I believe you need to consider a more objective and less biased comparison of the evidence as to which is true instead of name calling and grinding one's own axes.

    What are the reasons the minority scholars give for preferring Artaxerxes II?
    Last edited by shunyadragon; 06-15-2014, 08:18 AM.
    Glendower: I can call spirits from the vasty deep.
    Hotspur: Why, so can I, or so can any man;
    But will they come when you do call for them? Shakespeareís Henry IV, Part 1, Act III:

    go with the flow the river knows . . .

    Frank

    I do not know, therefore everything is in pencil.

    Comment


    • #3
      Originally posted by Ged View Post
      ... These are usually liberal scholars with an ax to grind concerning biblical history. They make a superficial construct to the book of Ezra for no good reason except that they do not want Ezraís chronology to support the prophet Daniel. (who tends to get a bit predictive)

      Well, itís past my bed time so Iíll leave this as an opener, and call back in the morning for a chat about it.
      I very much doubt that would be their motivation as they would see the book of Daniel as written long after that and referring to this time frame in retrospect. Nothing need be said about Wikipedia, but a note of caution about the Jewish Encyclopedia. It is an extraordinarily great resource with truly excellent entries, but it is rather old so it was not able to evaluate more recent scholarship and therefore will not always give you the best introduction into the status questionis.
      βλέπομεν γὰρ ἄρτι δι᾿ ἐσόπτρου ἐν αἰνίγματι, τότε δὲ πρόσωπον πρὸς πρόσωπον∑
      ἄρτι γινώσκω ἐκ μέρους, τότε δὲ ἐπιγνώσομαι καθὼς καὶ ἐπεγνώσθην.

      אָכֵ֕ן אַתָּ֖ה אֵ֣ל מִסְתַּתֵּ֑ר אֱלֹהֵ֥י יִשְׂרָאֵ֖ל מוֹשִֽׁיעַ׃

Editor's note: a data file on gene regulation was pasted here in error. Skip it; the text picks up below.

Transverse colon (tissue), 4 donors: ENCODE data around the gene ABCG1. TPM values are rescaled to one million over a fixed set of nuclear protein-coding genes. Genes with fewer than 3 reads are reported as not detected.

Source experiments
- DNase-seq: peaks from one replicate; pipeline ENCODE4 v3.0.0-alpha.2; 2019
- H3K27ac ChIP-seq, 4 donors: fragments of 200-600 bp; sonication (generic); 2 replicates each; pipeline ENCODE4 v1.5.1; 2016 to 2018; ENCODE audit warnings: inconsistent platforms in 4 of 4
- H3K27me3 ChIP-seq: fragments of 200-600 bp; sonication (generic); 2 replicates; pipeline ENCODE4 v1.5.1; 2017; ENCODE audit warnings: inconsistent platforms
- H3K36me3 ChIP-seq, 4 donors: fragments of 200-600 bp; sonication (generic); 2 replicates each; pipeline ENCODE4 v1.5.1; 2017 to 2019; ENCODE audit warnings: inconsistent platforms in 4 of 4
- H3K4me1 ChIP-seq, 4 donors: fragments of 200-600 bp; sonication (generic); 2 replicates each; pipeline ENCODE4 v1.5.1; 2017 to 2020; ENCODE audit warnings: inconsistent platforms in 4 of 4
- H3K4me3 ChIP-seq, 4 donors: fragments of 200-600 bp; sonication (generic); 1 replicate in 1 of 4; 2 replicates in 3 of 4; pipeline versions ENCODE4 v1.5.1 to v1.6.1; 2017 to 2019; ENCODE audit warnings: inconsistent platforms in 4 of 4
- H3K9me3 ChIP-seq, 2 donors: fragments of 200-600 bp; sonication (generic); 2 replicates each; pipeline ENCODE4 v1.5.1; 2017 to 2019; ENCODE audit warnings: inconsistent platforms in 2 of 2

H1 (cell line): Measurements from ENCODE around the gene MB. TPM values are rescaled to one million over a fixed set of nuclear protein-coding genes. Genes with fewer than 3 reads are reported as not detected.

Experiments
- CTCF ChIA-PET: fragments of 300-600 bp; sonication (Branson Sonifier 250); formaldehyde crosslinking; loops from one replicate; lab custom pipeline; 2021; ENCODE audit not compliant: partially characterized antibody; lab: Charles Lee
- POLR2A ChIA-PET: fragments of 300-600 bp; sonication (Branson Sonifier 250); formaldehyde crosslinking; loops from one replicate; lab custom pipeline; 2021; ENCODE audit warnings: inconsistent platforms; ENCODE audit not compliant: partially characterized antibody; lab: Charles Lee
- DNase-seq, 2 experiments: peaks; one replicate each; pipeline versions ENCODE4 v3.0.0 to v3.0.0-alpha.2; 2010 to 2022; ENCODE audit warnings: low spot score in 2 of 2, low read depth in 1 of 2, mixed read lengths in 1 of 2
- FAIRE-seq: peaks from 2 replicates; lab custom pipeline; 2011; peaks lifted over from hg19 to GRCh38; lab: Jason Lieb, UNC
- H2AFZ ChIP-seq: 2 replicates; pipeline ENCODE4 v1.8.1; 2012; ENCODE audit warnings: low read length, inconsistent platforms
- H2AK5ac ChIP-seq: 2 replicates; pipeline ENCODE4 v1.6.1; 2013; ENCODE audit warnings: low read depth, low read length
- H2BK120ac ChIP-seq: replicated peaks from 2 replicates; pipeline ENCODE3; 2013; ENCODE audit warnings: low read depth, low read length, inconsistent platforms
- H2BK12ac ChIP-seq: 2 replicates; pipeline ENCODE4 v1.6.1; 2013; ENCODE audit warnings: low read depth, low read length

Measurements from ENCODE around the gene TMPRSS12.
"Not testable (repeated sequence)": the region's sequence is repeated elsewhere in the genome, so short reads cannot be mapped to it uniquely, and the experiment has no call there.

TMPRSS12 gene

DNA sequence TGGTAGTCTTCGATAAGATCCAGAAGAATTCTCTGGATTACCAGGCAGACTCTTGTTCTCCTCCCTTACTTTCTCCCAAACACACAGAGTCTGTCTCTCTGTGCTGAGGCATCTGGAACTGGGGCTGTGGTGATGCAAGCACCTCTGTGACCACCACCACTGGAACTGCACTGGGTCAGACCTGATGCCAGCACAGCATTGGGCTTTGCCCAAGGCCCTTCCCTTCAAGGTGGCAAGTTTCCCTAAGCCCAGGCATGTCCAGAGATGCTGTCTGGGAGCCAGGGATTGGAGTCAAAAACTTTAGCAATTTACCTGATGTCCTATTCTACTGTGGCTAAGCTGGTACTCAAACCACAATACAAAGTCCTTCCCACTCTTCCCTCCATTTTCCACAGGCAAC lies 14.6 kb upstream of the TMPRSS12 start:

Comment


      • #4
        Originally posted by Ged View Post
        They make a superficial construct to the book of Ezra for no good reason except that they do not want Ezraís chronology to support the prophet Daniel.
        What do they say their reasons are?

        Comment


        • #5
          Originally posted by shunyadragon
          What are the reasons the minority scholars give for preferring Artaxerxes II?
          Originally posted by robrecht
          I very much doubt that would be their motivation ...
          Originally posted by Doug Shaver View Post
          What do they say their reasons are?
          Perhaps I made that last comment needlessly. Sorry. On another forum I was explaining the countdown of Daniels 70-week prophecy from the 7th year of Artaxerxes 1. About 2 or 3 posters started shouting about Artaxerxes 2, so much so that I figured this was their reason for following the minority veiwpoint.

          Is their another reason? Can someone here tell me why some scholars feel so strongly that the late chronology is the right one?
          "Your name and renown
          is the desire of our hearts."